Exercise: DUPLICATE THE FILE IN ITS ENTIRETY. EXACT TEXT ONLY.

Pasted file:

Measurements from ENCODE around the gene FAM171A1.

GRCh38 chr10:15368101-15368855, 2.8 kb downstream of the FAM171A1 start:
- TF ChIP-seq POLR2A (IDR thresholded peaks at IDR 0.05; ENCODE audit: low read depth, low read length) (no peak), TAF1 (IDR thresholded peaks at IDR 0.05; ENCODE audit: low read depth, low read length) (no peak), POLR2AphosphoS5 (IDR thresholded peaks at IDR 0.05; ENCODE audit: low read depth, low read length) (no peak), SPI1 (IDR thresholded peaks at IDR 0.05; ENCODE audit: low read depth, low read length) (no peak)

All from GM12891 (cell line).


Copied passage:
Measurements from ENCODE around the gene FAM171A1.

GRCh38 chr10:15368101-15368855, 2.8 kb downstream of the FAM171A1 start:
- TF ChIP-seq POLR2A (IDR thresholded peaks at IDR 0.05; ENCODE audit: low read depth, low read length) (no peak), TAF1 (IDR thresholded peaks at IDR 0.05; ENCODE audit: low read depth, low read length) (no peak), POLR2AphosphoS5 (IDR thresholded peaks at IDR 0.05; ENCODE audit: low read depth, low read length) (no peak), SPI1 (IDR thresholded peaks at IDR 0.05; ENCODE audit: low read depth, low read length) (no peak)

All from GM12891 (cell line).